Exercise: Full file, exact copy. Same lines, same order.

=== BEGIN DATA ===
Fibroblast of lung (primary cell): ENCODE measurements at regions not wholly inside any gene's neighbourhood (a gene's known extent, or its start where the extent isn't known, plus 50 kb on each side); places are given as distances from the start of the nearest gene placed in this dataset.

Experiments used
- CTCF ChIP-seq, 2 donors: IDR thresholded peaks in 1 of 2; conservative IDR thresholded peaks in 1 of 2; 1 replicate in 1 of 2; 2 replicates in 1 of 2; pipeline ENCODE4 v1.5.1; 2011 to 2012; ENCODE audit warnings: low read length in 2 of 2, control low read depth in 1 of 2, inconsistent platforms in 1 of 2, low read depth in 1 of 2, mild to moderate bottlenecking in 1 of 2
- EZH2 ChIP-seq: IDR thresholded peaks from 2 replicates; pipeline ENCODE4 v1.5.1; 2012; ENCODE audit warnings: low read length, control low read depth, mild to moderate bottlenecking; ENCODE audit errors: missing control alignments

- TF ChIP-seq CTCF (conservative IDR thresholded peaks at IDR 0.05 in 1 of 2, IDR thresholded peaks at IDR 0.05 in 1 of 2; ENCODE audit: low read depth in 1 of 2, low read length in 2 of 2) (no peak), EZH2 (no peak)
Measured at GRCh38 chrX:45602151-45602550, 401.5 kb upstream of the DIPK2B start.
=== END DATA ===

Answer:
Fibroblast of lung (primary cell): ENCODE measurements at regions not wholly inside any gene's neighbourhood (a gene's known extent, or its start where the extent isn't known, plus 50 kb on each side); places are given as distances from the start of the nearest gene placed in this dataset.

Experiments used
- CTCF ChIP-seq, 2 donors: IDR thresholded peaks in 1 of 2; conservative IDR thresholded peaks in 1 of 2; 1 replicate in 1 of 2; 2 replicates in 1 of 2; pipeline ENCODE4 v1.5.1; 2011 to 2012; ENCODE audit warnings: low read length in 2 of 2, control low read depth in 1 of 2, inconsistent platforms in 1 of 2, low read depth in 1 of 2, mild to moderate bottlenecking in 1 of 2
- EZH2 ChIP-seq: IDR thresholded peaks from 2 replicates; pipeline ENCODE4 v1.5.1; 2012; ENCODE audit warnings: low read length, control low read depth, mild to moderate bottlenecking; ENCODE audit errors: missing control alignments

- TF ChIP-seq CTCF (conservative IDR thresholded peaks at IDR 0.05 in 1 of 2, IDR thresholded peaks at IDR 0.05 in 1 of 2; ENCODE audit: low read depth in 1 of 2, low read length in 2 of 2) (no peak), EZH2 (no peak)
Measured at GRCh38 chrX:45602151-45602550, 401.5 kb upstream of the DIPK2B start.